FAO Director-General urges countries to recognize the vital role of rural women in freeing the world from hunger and poverty

Rural women and girls are key agents of change to free the world from hunger and extreme poverty, said FAO Director-General José Graziano da Silva today at a special side-event on gender equality and women’s empowerment on the sidelines of the FAO’s Conference.

“Their role goes beyond agricultural production and extends throughout the food system but, as we all know, rural women continue to face multiple constraints,” he said, noting that they have less access to productive resources and employment opportunities.

He also stressed that women are more affected by the consequences of conflicts and crises. “During a drought situation, for example, a greater workload is placed on women. In Africa and Latin America, women can spend many hours a day searching for water in times of drought and then need to walk many kilometers carrying a bucket of water on their head,” he said.

Joint effort

Graziano da Silva also highlighted the importance of partnerships in supporting rural women.

As an example, he cited a joint effort of FAO, IFAD, WFP, and UN Women – the UN Agency specialized in gender. “Together, we are supporting national governments to implement a global programme called “Accelerating progress towards the economic empowerment of rural women”. This programme aims to improve rural women’s livelihoods in seven countries, including Guatemala, Nepal and Ethiopia,” he said. “As a result, more women in these countries have been able to open bank accounts in their own names. More women are accessing credit. And more women are running their own individual businesses,” the FAO chief added.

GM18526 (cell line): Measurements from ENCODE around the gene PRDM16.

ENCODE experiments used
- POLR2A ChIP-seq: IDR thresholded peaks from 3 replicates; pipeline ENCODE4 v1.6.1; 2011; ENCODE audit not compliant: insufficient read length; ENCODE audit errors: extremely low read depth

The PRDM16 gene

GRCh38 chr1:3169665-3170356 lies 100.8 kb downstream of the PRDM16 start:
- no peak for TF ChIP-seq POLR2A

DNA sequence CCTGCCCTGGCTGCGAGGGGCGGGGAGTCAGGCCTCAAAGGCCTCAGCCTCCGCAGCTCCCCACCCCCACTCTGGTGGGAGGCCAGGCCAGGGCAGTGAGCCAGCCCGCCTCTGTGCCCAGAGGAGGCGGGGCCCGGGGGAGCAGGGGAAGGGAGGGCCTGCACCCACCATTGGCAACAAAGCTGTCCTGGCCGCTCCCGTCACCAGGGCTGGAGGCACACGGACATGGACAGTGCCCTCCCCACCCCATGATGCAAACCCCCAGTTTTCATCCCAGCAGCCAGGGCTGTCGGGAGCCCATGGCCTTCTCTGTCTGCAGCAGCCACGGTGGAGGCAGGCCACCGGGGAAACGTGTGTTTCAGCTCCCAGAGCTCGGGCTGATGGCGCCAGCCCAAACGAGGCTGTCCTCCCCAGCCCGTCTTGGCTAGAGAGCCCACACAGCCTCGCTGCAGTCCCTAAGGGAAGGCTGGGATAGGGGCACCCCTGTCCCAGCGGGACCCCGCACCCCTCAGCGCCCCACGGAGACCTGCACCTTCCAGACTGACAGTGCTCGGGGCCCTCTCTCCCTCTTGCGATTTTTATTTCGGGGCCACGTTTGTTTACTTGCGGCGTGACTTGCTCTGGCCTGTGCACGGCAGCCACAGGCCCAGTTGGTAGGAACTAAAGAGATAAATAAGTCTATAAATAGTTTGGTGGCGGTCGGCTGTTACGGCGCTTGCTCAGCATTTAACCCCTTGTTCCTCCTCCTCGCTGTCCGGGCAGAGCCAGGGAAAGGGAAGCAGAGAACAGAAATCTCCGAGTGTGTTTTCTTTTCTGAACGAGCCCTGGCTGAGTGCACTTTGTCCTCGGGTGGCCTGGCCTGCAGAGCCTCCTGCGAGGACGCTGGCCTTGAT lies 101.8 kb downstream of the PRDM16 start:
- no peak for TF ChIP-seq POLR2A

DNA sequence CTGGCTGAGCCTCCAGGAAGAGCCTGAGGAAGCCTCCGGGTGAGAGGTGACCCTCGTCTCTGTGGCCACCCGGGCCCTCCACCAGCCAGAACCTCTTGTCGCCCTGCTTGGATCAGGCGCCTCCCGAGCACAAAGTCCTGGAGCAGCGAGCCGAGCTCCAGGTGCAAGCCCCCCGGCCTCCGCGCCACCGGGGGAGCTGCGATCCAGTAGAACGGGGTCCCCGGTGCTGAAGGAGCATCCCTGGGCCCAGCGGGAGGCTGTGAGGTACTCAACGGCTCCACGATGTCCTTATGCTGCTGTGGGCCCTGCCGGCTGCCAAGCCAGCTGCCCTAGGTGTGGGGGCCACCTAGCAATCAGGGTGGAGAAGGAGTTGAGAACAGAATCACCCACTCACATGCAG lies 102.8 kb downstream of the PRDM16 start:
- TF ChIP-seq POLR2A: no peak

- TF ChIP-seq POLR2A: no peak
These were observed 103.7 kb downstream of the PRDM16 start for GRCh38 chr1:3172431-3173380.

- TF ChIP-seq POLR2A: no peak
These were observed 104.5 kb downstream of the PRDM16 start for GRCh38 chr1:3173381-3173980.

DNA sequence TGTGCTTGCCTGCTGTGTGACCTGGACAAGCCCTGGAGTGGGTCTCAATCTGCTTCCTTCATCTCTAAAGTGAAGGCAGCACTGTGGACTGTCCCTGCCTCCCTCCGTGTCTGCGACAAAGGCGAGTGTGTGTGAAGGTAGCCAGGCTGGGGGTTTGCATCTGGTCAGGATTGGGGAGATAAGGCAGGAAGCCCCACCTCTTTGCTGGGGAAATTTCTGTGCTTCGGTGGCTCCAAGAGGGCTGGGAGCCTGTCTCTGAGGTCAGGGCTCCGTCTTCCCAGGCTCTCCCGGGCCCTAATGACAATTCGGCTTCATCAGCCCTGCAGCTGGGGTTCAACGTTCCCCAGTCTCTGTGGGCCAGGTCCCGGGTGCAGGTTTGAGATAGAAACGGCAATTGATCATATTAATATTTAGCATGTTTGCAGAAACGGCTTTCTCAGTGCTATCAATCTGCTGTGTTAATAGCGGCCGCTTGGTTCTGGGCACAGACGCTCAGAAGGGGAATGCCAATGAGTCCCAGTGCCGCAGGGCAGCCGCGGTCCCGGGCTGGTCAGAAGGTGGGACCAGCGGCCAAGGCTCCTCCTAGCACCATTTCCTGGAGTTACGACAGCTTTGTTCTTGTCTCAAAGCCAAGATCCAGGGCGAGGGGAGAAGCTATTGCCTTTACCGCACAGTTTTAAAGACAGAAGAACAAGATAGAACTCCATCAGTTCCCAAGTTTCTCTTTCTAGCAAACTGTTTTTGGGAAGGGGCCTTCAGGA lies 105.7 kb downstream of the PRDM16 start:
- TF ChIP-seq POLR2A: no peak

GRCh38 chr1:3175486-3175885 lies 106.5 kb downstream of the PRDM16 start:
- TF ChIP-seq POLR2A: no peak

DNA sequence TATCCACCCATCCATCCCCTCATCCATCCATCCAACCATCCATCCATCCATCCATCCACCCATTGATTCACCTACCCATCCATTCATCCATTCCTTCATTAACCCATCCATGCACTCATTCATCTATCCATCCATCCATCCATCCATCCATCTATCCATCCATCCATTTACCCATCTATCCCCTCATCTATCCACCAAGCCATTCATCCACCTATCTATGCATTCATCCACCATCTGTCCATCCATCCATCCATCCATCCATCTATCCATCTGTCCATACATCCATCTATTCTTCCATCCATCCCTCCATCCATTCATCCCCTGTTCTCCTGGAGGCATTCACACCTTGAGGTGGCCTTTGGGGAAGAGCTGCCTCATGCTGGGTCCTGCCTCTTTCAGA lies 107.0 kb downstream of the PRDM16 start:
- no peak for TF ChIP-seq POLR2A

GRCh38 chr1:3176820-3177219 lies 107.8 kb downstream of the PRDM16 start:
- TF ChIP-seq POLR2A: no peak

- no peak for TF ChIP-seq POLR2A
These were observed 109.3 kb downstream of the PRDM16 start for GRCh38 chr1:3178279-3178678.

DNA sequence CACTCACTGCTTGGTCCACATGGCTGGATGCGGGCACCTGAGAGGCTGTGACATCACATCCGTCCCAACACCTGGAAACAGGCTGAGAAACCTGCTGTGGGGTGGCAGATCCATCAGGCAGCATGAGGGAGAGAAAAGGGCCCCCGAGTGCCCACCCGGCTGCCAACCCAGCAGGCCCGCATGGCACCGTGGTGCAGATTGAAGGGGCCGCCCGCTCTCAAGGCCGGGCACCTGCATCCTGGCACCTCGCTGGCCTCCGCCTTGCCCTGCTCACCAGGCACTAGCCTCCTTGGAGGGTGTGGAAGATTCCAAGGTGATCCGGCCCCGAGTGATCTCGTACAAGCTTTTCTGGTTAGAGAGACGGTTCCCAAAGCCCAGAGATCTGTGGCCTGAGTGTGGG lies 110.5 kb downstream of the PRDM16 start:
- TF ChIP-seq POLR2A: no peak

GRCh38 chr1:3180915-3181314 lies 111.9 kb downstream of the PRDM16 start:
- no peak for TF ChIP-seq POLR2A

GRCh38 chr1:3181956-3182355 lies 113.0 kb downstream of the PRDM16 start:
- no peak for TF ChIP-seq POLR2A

Graziano da Sillva said that FAO provides technical support to empower rural women in more than 15 countries, including Rwanda, Belize, Bolivia, Afghanistan and Tunisia.

Participating in the panel discussion “Leaving no one behind: Achieving gender equality for food security, nutrition and sustainable agriculture” along with Graziano da Silva were El Salvador’s Minister of Foreign Affairs Hugo Martinez Bonilla; Commissioner for Social Affairs and Gender of ECOWAS Fatima Dia Sow; Cambodia’s Secretary of State of the Ministry of Agriculture, Forestry and Fisheries Ty Sokhun; General Director of Foreign Relations and EU Coordination of Ministry of Food Agriculture and Livestock of Turkey Ali Recep Nazli, Tunisia’s Minister of Women and Family Affairs Néziha Labidi, CEO and Founder of Madame Coquette – Beneficiary of the Youth Employment in Agriculture Programme Haowa Bello, and Coordinator of the Yani Tundavii Dikuintií Collective of the Network of Young Indigenous People of Latin America Jessica Vega Ortega.



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